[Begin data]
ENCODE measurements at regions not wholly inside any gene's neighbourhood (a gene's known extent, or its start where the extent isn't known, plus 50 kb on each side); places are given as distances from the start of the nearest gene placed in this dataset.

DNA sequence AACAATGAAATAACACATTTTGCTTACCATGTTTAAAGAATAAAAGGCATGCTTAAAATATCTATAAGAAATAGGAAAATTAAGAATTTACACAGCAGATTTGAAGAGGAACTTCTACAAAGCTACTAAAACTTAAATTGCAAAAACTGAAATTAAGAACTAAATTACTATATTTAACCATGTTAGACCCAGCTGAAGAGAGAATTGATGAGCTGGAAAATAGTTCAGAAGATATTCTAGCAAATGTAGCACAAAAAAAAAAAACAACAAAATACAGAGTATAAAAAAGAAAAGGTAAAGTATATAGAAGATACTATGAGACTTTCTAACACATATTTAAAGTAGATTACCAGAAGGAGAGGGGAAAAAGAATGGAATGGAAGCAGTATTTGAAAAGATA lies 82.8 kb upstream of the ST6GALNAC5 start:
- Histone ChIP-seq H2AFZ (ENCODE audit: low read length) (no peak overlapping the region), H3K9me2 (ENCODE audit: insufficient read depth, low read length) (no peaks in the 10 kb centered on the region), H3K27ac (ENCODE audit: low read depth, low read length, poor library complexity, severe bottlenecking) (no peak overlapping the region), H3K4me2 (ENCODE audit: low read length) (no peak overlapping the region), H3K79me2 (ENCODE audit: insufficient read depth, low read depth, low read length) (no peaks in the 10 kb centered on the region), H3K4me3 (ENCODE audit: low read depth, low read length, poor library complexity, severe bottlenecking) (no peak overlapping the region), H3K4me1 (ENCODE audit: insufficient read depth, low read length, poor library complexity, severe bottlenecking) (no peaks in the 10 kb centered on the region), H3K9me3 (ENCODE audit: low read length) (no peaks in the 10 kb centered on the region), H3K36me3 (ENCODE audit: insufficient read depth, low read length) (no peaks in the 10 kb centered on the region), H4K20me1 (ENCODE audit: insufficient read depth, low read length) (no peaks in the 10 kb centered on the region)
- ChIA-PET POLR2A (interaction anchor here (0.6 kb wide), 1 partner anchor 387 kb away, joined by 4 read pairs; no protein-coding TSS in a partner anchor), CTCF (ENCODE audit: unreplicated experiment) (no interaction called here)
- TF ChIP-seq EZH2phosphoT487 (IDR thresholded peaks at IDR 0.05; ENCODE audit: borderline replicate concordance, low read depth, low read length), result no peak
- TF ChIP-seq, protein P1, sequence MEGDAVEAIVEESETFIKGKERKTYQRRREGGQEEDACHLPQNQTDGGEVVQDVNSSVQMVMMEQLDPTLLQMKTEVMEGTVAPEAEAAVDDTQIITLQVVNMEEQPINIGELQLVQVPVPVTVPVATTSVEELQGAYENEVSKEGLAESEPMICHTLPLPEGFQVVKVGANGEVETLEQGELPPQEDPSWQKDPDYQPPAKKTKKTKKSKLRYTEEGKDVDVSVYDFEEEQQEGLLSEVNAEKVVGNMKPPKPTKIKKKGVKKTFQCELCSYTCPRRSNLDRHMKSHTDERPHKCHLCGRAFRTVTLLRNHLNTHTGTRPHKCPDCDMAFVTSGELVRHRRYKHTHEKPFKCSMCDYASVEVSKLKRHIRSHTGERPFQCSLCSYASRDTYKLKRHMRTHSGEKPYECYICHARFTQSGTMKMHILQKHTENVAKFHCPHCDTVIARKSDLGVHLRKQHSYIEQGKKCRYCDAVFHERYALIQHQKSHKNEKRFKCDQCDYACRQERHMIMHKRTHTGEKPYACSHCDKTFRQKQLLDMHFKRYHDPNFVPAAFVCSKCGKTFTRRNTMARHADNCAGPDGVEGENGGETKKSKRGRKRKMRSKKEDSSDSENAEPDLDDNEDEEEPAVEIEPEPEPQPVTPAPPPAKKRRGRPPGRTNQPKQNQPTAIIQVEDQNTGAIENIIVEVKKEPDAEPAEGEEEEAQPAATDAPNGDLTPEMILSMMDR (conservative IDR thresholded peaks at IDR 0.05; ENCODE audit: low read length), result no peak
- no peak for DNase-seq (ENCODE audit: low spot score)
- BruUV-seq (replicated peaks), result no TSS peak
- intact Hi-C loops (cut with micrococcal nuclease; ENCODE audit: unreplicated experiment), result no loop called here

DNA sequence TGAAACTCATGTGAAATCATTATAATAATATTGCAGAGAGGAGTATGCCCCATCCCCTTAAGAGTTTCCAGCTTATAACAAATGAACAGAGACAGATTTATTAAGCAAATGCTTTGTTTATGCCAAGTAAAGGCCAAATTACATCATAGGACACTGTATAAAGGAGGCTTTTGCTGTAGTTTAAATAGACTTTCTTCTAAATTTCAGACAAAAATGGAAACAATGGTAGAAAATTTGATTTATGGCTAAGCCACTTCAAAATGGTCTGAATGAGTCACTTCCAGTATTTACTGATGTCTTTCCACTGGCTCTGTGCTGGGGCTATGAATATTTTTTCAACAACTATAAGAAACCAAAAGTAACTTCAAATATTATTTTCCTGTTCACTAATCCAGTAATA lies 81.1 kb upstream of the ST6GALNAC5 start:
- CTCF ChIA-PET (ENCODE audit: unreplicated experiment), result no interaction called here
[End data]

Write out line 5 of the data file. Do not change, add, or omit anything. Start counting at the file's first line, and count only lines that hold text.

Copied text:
- TF ChIP-seq EZH2phosphoT487 (IDR thresholded peaks at IDR 0.05; ENCODE audit: borderline replicate concordance, low read depth, low read length), result no peak